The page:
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10 Things You Didn’t Know about Sending Mail

SPONSORED – Here’s a little secret. I’m kind of obsessed with sending mail. I’m not always good at—I’ve missed a lot of holidays when I could’ve sent greeting cards. But when I remember, I love sending mail home to my family, or to my friends abroad—or even when I’m abroad and want to send a postcard!

When I was a kid (and a super dork), I used to imagine building intricate postal systems and post offices. I’d sketch out bizarre and weird post offices on graph paper, pretending to be some sort of magician-architect responsible for connecting mail from a sender to a receiver.

I’d sketch out an entire mail system and imagine all the crazy ways to send mail from one person to another.

Eventually I grew out of it, but that passion for the post stayed. I’ve tried to mail crazy things in the past—a piece of an old Converse shoe and even an autumn leaf that I pressed between two pieces of clear packing tape (with a postage stamp on the back).

It was simultaneously fun to see what weird things I might be able to get through the mail, and also fun to get a response back from a friend when they received something outrageous from me.

Our international mail systems are so intertwined into our culture and our life, but still sort of hidden from reality. We don’t really see how mail gets from one place to another, or know how it all works. It’s that mystery that I love.

10 Things You Didn't Know about Sending Mail - Travels of Adam -

This year, I’ve been working with to showcase how sending postcards can be fun and enjoyable—and incredibly easy! With them, we’ve come up with a bunch of fun facts about the postal system, about sending mail, and about all the weird and wonderful things part of the postal history.

Check out the fun facts below and read more fun facts on the blog.

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You used to be able to send people by U.S. post

10 Things You Didn't Know about Sending Mail - Travels of Adam -

Yep, it’s true. In 1914, a young girl May Pierstorff was sent by post for just 53 cents. Her parents sent her from Grangeville, Idaho to her grandmother’s home in Lewiston, Idaho. She traveled via train; it was cheaper than a train ticket!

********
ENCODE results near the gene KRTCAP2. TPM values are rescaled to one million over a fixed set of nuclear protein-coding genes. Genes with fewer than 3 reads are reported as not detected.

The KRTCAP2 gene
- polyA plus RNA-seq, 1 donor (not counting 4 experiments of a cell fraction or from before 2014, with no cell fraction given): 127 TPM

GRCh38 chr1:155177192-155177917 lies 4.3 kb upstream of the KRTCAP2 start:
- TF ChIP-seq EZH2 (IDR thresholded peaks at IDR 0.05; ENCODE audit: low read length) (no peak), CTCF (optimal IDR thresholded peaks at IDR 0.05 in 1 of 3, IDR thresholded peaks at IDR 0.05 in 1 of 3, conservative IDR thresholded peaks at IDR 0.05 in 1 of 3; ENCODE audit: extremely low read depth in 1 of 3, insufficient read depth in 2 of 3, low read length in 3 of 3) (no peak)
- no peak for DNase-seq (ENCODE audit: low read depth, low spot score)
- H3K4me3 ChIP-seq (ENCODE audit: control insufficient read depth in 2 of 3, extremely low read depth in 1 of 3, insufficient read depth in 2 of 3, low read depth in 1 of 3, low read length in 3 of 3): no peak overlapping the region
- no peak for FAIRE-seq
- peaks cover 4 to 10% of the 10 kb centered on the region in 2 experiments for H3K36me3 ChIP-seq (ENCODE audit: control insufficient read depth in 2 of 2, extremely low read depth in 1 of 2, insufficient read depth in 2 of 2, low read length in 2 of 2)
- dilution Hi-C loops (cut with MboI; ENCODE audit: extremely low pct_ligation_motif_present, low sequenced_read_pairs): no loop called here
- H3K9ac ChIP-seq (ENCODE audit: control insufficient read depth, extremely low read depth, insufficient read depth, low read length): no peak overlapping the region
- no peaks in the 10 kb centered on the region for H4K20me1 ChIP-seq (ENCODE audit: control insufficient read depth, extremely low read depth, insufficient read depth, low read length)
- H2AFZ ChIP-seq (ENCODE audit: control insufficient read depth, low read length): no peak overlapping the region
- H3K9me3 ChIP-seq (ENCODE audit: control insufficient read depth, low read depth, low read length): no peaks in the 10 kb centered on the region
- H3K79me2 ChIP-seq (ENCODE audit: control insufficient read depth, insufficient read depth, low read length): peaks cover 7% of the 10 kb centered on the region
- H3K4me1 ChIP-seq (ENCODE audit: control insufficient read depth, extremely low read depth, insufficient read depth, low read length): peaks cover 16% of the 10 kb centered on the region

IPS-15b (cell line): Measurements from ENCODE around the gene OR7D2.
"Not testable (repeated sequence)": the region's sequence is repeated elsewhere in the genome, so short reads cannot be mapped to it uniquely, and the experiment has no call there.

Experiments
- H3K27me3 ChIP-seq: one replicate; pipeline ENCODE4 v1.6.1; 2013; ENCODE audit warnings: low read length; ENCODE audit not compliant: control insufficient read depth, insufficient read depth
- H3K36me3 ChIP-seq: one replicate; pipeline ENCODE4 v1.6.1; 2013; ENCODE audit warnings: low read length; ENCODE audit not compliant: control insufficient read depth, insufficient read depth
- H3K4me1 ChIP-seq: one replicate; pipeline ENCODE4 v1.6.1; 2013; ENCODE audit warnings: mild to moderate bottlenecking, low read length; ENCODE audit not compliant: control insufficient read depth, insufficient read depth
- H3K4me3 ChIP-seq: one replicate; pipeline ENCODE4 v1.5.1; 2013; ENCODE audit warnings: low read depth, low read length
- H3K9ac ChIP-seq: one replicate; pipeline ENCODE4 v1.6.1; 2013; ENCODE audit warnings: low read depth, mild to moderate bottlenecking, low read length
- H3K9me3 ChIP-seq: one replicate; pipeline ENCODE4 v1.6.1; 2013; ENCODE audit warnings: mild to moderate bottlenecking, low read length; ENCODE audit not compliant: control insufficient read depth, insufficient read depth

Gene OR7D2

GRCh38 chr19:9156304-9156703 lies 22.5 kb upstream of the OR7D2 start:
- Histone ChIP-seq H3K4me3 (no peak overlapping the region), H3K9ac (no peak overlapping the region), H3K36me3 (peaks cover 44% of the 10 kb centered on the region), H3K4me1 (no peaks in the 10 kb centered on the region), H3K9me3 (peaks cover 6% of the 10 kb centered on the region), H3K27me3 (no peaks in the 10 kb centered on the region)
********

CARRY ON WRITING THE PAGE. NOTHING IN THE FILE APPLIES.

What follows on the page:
At the time, the price for sending chickens under 50 pounds was cheaper than a travel ticket, so May’s grandmother took advantage of the premium post rate. Many rural communities trusted the postal workers and with the right connections, sending children by post was entirely possible.

The practice of sending people by post wasn’t forbidden until 1920.

• • •
2. Licking a postage stamp gets you fat

10 Things You Didn't Know about Sending Mail - Travels of Adam -

Well, no—not really. But I suppose if you licked enough of them…(just hopefully not so much as in that Seinfeld storyline).

But did you know that when you’re simply licking a postage stamp, you’re eating 1/10 of a calorie? Of course, nowadays, many stamps are stickers, or even can be printed online. But still: that seemingly weak postal glue actually contains calories—yummy!

• • •
Postage stamps can smell

10 Things You Didn't Know about Sending Mail - Travels of Adam -

Post offices have been around for so long and they’re always looking for fun and creative ways to get people to send mail. In 2013, Belgium went so far as to manufacture half a million postage stamps which smelled (and tasted!) like chocolate. Of course!

Though it’s possible those chocolate-flavored and scented stamps were more than a 1/10 of a calorie!

• • •
There’s a floating post office in Michigan

10 Things You Didn't Know about Sending Mail - Travels of Adam -

The J.W. Westcott in Michigan is the world’s only floating post office. The diesel boat delivers mail to other boats and vessels along the Detroit River and at the Detroit Port. In operation since 1948, the boat even has an on-board Marine Bookstore which sells everything from postcards to nautical charts.

The “mail in the pail” delivery service operates by using ropes and buckets to deliver U.S. mail, messages, and freight across the Great Lakes.